If Covid-19 had never happened in our lives, I had have already visited Mongolia and China that were the planned destinies for my 2020 travels. Although I was always very curious about the Trans-Siberian railway, I was not planning to do it for several days. But I still have a huge curiosity about this train ride and how amazing it might be.
That’s why today I’m sharing the travel experience of Catarina from Mundo Indefinido that can tell us a bit more about this Trans-Siberian railway and how was her experience. Personally, I prefer to hear about other travel experiences than reading major websites’ travel tips, so here it goes. A testimony about this Trans-Siberian railway journey that made me even more interested in having this experience.
Where did your journey start and where did it end? How long did it take to do it?
The journey started in Saint Petersburg (Russia) and it ended in Beijing (China), with several stops, in a total of 35 days. The majority of the train travel happened during the night, taking several hours. However, the longest time I spent on a train was from Moscow to Irkutsk (both in Russia): 4 days inside a train, passing through 4 different time zones along the way. We are losing time as we are going East. It’s a very interesting experience, and sometimes you lose track of time and have no idea how many hours have actually passed.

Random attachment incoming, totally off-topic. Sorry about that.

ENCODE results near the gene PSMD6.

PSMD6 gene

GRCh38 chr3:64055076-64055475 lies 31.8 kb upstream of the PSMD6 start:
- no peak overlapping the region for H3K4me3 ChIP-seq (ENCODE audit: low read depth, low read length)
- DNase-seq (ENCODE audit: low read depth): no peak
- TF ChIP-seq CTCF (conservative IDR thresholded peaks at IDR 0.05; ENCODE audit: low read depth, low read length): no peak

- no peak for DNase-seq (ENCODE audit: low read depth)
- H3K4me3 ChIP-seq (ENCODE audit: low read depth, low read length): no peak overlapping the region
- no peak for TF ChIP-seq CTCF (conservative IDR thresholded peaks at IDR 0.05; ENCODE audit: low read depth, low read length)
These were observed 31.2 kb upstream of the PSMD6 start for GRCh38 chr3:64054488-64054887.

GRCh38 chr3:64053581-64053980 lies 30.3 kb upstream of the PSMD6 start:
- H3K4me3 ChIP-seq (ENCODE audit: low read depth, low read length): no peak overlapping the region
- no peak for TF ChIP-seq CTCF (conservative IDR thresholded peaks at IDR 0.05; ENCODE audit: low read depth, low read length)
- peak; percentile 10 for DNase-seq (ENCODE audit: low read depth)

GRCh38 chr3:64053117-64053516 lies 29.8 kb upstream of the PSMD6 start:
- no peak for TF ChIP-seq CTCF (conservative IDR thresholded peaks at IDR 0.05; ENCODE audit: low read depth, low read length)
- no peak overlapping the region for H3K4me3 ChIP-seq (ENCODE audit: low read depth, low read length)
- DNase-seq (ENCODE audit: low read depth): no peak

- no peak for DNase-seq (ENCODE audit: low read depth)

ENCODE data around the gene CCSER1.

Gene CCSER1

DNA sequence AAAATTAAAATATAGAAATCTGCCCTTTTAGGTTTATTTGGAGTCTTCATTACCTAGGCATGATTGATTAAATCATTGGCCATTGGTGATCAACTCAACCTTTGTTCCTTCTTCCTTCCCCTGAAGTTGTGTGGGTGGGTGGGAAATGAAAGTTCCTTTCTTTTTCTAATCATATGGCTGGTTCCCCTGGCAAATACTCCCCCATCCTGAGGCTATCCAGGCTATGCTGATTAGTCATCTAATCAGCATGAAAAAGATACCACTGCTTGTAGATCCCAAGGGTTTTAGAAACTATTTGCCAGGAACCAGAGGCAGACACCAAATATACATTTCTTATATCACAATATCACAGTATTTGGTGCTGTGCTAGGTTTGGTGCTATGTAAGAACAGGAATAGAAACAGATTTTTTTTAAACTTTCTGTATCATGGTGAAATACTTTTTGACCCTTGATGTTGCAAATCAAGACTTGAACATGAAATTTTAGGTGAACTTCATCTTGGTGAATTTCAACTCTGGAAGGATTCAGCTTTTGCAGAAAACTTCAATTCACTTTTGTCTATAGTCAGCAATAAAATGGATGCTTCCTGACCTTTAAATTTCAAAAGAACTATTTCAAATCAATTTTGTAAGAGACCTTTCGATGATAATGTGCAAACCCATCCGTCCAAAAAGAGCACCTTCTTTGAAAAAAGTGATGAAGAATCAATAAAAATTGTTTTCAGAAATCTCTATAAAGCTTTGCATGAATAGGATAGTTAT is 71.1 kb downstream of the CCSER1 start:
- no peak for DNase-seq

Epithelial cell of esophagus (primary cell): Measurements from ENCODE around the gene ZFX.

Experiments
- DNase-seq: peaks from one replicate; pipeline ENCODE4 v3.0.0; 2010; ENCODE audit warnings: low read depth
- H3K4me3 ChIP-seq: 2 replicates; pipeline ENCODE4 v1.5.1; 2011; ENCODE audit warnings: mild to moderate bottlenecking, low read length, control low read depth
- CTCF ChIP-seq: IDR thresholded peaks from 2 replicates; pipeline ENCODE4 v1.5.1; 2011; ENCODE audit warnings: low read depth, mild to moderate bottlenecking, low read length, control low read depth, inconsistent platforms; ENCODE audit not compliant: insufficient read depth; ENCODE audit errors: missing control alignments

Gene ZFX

What did you like the most during the trans-Siberian railway journey?
First, let me explain one thing: my route was the trans-Mongolian, not the classical trans-Siberian (the latter does not leave Russia). With the trans-Mongolian, you have the opportunity to experience 3 very different countries and cultures in one trip: Russia, Mongolia, and China. That multicultural experience is very enriching and it was one of my favorite things during the journey.
Although it’s fundamental to stop in some of the cities along the way, the train is an amazing place to be. The views outside are stunning and you meet extremely fascinating people, who are using the trains as part of their daily lives, and who are genuinely curious about you and what you are doing there. Even though, in general, they were not able to speak English (and I was able to speak Russian, for example), we always managed to communicate. People will share their food with you and will offer you their smiles. People… Travel is always about people.
What’s the most beautiful part of the track?
The whole track is fantastic, but when we enter China, there is a very interesting part. The landscape outside begins to change, and we find ourselves in the company of mountains and great canyons. The views are wonderful all the way, but about 85 kilometers from Beijing, the excitement begins. Here, trains pass through the mountains, with several tunnels. I tried to count them, and they are around 60. Yes, 60! Sometimes the tunnels are quite long, but the best part is that you never know what the landscape will be like once the tunnel ends. One thing is certain: it is always stunning.
One thing that surprised you positively and negatively.